[DR001] Hierarchical Deep Reinforcement Learning: Integrating Temporal Abstraction and Intrinsic Motivation

Posted on June 18, 2017

Daily Reading (DR) is a new column where I will read and summarize a paper every several days (not necessarily daily :P). I hope cultivating this habit can spur me on reading more papers. 


Today I am going to share the paper Hierarchical Deep Reinforcement Learning: Integrating Temporal Abstraction and Intrinsic Motivation. This paper purposed a framework that combine deep Q learning (DQN) and Hierarchical Reinforcement Learning (HRL). The motivation was straightforward: when the reward feedback is sparse (temporally), common reinforcement methods cannot learn how to interact with the environment. To resolve this problem, HRL breaks the task into several intrinsic goals. Designed with hand-craft/unsupervised feedback, those goals are used to train the controller to make actions, while a meta-controller is trained how to pick goals. 

We can treat the reward from the intrinsic goal as a common reward in classical RL. It is used to train the controller to learn the Q-function, with which we can pick an action. The only difference is that the Q-function is goal-conditional. 

The meta-controller only updates when the goal is achieved or terminated. It uses a common RL model with temporally gaps.

The update illustration looks like (Note that the Q_2(s_t, a_t, \theta_1, g_t) in the caption should be Q_1(s_t, a_t, \theta_1, g_t)):


The remained difficulty lies in how to design intrinsic goals in real tasks. Their experiments demonstrated few ways to do it:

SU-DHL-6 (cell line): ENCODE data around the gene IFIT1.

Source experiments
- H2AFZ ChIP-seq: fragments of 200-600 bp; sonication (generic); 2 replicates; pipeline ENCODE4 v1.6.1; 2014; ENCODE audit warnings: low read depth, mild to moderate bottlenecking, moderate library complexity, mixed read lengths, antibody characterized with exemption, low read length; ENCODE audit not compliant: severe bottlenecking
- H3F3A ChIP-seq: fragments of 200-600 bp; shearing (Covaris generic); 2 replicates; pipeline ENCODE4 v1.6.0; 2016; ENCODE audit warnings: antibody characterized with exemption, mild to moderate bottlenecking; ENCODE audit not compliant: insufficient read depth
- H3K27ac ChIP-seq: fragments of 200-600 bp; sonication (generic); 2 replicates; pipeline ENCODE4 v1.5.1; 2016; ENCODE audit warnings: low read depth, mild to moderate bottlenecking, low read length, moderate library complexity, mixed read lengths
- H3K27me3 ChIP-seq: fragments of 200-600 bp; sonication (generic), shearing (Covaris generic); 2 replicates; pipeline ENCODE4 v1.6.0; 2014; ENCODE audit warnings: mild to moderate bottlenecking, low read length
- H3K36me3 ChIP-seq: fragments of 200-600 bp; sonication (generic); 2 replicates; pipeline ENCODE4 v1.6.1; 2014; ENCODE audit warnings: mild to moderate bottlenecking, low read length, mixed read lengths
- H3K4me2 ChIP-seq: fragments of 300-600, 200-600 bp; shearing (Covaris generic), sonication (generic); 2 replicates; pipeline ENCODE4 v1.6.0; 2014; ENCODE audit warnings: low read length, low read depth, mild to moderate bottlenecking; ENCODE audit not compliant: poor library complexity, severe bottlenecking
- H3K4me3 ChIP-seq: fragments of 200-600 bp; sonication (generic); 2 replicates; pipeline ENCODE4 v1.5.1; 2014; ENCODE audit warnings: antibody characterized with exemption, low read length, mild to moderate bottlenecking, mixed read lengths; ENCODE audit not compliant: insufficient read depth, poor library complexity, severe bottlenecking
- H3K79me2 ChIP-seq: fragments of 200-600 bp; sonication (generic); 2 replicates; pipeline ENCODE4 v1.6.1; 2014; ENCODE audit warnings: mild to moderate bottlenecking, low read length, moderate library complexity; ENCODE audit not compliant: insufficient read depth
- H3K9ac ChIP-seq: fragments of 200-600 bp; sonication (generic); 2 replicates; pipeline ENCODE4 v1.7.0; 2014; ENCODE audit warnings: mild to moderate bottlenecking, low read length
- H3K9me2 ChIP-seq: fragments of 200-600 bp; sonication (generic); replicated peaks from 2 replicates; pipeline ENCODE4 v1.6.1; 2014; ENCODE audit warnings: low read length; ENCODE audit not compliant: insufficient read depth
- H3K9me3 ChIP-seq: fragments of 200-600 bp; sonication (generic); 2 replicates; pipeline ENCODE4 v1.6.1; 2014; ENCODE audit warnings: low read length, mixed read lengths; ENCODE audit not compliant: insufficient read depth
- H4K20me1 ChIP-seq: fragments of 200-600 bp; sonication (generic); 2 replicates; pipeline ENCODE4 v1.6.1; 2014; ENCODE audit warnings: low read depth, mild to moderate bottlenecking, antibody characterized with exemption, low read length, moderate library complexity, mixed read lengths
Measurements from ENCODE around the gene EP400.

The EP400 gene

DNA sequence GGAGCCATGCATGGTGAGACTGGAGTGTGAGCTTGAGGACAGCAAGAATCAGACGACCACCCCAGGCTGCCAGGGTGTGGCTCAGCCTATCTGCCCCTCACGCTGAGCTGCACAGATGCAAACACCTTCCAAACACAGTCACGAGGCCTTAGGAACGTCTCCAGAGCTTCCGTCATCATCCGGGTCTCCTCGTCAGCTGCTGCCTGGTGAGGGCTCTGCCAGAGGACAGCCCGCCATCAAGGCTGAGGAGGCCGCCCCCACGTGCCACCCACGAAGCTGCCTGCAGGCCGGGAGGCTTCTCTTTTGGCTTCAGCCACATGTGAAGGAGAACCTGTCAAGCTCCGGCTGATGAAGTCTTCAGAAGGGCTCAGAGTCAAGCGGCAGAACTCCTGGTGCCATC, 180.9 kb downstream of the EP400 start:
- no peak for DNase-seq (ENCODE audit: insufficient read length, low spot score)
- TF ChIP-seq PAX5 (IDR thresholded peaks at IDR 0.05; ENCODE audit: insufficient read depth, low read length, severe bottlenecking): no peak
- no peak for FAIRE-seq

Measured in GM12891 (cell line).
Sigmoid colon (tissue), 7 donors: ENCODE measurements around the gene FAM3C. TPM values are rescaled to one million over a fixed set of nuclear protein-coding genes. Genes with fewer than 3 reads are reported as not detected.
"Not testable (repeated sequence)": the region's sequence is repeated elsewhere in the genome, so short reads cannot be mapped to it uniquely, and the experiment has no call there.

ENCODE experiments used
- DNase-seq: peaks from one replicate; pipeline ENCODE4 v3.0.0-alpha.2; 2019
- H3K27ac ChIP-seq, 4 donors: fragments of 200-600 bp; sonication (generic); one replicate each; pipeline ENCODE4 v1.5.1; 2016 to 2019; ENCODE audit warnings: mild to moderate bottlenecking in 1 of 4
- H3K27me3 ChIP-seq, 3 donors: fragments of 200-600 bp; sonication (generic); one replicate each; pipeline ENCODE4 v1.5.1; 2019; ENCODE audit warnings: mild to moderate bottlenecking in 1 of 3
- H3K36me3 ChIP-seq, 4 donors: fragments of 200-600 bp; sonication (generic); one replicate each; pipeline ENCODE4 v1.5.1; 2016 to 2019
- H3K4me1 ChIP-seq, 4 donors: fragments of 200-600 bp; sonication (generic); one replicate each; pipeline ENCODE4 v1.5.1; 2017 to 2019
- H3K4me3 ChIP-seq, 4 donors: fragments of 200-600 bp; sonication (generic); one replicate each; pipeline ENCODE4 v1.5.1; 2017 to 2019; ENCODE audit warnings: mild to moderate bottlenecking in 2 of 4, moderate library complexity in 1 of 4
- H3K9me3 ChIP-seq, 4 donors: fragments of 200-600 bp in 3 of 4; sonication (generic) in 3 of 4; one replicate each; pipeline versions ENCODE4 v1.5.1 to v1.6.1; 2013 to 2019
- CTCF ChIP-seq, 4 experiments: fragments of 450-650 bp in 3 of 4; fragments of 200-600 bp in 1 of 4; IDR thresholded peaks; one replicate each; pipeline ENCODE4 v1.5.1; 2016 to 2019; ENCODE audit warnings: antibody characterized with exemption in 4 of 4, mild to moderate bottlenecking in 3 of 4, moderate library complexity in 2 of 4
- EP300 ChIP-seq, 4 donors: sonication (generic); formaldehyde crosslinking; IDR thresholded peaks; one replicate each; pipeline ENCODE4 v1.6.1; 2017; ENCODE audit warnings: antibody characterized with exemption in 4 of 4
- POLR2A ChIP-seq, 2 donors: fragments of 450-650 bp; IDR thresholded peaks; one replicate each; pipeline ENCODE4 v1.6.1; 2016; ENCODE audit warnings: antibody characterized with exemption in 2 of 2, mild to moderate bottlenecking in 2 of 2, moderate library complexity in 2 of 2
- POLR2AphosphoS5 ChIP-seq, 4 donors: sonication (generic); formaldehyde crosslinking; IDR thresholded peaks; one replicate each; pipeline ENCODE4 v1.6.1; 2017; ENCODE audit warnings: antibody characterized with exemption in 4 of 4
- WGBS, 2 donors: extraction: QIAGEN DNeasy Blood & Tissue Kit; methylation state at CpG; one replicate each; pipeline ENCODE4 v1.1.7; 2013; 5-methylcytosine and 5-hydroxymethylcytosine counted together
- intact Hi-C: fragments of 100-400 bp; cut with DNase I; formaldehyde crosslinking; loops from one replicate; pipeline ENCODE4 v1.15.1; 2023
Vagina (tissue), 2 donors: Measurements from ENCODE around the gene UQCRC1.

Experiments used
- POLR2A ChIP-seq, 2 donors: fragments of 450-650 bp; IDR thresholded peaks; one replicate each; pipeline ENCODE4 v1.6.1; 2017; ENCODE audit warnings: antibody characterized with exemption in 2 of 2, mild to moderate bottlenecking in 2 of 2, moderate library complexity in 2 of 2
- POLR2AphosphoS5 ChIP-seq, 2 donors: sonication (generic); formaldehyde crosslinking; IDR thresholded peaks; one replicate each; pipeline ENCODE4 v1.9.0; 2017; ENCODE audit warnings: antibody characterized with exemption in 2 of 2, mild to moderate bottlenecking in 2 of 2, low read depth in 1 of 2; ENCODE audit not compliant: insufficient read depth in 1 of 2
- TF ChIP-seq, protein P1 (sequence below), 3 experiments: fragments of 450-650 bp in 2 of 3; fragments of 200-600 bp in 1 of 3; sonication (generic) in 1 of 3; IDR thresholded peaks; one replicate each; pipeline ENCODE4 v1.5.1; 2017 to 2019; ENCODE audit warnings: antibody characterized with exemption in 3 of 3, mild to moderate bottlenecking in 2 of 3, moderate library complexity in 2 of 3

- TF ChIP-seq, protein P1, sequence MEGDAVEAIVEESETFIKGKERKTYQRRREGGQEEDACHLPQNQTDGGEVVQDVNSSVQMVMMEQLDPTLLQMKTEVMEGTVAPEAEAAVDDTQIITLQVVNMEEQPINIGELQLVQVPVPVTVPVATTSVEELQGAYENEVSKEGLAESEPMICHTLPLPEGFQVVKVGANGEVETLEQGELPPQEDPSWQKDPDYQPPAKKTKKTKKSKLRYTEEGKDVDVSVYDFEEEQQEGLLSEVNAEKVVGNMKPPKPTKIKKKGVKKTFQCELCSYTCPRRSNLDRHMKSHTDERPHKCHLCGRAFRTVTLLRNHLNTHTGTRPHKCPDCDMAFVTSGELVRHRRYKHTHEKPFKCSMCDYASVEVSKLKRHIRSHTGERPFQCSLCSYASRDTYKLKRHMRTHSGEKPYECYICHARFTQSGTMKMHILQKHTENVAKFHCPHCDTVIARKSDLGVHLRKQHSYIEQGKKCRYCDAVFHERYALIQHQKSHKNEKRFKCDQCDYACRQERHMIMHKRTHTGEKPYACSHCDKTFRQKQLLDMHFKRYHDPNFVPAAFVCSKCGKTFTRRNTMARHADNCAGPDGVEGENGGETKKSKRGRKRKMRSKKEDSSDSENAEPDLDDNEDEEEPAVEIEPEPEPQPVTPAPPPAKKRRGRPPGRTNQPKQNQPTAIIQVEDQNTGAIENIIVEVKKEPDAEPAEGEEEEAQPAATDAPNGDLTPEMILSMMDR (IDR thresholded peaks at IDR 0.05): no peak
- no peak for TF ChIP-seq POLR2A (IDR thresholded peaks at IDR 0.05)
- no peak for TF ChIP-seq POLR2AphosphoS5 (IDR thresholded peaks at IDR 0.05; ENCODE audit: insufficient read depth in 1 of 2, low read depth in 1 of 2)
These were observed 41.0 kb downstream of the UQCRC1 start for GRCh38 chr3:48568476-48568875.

1. Use states as goals.

If the task can be abstracted with a graph then nodes/states on the graph can be used as goals. This is rational in that an agent taking an action from A to B sometimes will end up in C. The intrinsic goal makes sure the movement is correctly executed. With this guarantee, the meta-controller can better focus on modeling the big picture.

This is a game they designed. Started at s2 and ended at s1. Taking action “right” can make the agent goes either right or left with 50/50 chance, while taking action “left” can move the agent to the left state. 1 point is reward if the agent has visited s6. Otherwise 1/100 point will be rewarded.

2. Object oriented

An ATARI 2600 game called ‘Montezuma’s Revenge’. The agent has to get the key before open the doors.

In this task, they first trained an unsupervised object detector to locate pluasible candidates. The internal critic is calculated by the relationship between objects and the agent.


Comments [DR001]: Dividing a task into several sub-level goal can make the model focus on different hierarchical levels separately. To employ that, it is critical to design the goals without extra labels. Generally, we can separate the task temporally (into states) or spatially (into objects).